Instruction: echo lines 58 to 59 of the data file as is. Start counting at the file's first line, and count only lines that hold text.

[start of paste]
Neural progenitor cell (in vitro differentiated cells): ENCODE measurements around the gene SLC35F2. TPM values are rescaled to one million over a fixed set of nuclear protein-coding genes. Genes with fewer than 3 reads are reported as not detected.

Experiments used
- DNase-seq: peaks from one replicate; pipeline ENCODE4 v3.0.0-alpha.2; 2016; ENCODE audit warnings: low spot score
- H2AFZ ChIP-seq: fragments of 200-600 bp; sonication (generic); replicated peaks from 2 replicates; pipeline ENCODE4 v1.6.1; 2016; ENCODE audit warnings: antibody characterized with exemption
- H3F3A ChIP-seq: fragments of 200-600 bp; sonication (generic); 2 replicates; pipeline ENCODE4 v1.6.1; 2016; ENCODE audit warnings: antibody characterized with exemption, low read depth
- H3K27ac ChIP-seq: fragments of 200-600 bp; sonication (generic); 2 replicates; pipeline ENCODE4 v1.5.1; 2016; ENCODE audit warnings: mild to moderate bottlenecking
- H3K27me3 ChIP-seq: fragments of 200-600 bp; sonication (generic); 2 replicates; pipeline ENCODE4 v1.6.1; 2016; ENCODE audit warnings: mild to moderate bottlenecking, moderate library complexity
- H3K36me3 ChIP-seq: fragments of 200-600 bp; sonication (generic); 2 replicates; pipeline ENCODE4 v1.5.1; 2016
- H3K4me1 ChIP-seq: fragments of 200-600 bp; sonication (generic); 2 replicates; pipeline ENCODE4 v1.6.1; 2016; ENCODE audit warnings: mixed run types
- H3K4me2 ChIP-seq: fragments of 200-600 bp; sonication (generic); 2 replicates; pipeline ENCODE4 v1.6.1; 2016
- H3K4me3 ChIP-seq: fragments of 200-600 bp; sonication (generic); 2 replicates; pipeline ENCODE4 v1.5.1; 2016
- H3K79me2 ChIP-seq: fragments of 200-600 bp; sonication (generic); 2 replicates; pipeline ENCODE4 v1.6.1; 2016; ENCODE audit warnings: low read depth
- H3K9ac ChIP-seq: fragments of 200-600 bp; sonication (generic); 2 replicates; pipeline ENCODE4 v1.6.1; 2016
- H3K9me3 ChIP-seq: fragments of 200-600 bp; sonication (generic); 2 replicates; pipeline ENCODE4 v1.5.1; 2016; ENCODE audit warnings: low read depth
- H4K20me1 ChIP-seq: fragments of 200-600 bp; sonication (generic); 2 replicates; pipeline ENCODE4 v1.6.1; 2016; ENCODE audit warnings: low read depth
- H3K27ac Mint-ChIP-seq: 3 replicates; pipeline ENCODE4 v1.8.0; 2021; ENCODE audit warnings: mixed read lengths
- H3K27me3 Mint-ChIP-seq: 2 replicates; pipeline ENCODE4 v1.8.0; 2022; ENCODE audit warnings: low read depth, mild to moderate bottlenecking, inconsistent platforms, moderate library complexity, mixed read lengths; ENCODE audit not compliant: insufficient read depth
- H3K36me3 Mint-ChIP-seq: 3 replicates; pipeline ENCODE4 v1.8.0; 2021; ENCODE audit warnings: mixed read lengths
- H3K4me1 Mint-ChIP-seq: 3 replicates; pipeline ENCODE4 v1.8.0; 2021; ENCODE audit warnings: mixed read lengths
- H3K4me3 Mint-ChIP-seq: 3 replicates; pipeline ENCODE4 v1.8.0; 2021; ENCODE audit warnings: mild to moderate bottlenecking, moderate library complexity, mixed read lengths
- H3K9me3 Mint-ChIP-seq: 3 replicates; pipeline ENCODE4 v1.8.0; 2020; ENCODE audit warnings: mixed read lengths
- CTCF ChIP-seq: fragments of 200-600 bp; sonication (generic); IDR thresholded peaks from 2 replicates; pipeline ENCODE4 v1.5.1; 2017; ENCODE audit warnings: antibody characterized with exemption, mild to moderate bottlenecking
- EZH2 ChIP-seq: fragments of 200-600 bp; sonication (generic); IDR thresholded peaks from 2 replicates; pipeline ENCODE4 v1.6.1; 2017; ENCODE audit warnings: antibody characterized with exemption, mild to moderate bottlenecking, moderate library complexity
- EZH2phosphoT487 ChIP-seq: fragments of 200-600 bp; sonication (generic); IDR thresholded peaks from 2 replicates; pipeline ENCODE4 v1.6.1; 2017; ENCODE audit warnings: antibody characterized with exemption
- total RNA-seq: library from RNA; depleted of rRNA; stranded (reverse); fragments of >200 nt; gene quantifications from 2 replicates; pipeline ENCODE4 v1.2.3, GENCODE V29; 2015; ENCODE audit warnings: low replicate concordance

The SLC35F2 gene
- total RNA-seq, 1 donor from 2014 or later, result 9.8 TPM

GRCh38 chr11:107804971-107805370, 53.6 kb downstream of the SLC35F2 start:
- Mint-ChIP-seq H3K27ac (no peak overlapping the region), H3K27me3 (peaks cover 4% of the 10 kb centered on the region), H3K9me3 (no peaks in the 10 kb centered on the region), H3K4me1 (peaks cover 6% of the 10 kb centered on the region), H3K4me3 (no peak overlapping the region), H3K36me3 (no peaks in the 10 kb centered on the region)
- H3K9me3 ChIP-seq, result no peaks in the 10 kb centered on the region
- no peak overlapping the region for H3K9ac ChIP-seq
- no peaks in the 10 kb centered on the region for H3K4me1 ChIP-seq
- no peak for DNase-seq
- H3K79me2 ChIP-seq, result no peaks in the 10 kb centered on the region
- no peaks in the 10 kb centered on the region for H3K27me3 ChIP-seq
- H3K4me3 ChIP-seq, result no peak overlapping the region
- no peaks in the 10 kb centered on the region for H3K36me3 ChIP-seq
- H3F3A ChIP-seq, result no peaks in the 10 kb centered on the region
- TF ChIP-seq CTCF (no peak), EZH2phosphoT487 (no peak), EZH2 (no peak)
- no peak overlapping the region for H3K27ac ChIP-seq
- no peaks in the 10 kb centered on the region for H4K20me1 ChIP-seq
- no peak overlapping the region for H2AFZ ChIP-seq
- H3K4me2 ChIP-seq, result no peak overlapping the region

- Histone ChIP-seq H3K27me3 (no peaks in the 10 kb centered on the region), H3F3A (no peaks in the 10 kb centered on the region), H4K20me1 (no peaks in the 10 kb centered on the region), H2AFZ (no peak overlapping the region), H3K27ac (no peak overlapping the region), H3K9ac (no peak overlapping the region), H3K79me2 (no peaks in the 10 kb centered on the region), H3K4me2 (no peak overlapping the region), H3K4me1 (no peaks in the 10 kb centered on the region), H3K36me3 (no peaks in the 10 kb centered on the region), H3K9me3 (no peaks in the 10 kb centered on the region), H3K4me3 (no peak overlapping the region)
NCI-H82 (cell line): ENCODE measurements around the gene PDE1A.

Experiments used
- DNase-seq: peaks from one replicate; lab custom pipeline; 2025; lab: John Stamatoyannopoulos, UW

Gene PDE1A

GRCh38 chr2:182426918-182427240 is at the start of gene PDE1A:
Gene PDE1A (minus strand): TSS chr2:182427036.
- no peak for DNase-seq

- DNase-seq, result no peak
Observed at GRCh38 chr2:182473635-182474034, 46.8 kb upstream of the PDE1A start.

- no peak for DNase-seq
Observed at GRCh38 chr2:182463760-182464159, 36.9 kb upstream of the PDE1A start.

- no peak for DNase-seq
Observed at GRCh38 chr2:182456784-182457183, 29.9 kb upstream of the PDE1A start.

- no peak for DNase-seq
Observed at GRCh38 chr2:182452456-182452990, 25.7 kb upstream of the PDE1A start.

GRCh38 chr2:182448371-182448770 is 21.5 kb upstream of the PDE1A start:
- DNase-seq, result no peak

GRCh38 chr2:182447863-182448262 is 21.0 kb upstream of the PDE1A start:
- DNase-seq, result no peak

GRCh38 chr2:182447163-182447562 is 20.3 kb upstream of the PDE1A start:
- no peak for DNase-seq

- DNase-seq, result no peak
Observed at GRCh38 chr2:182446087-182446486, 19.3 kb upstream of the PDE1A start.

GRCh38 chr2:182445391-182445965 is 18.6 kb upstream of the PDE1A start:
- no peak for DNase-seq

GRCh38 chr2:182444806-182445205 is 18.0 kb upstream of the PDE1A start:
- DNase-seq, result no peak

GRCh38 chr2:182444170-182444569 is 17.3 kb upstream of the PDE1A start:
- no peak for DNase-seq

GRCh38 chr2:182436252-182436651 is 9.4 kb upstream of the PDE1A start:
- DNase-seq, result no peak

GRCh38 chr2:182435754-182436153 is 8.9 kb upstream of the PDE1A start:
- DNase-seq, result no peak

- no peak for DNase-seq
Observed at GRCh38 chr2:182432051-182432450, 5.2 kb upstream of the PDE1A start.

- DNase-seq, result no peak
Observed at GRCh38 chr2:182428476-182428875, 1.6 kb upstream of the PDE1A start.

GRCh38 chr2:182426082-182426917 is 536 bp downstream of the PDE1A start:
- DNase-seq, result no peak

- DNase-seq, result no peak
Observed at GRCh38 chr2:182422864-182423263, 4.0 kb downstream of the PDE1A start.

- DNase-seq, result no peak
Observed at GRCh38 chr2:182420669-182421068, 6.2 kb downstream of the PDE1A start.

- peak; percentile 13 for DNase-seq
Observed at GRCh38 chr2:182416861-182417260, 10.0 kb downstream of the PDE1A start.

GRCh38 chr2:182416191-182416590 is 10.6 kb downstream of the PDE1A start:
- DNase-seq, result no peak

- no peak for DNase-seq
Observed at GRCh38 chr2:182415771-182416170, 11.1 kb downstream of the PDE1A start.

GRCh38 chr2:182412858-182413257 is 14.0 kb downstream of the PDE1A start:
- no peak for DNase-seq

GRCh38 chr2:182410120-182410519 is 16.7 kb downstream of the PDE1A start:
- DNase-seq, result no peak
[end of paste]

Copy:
- no peak for DNase-seq
Observed at GRCh38 chr2:182452456-182452990, 25.7 kb upstream of the PDE1A start.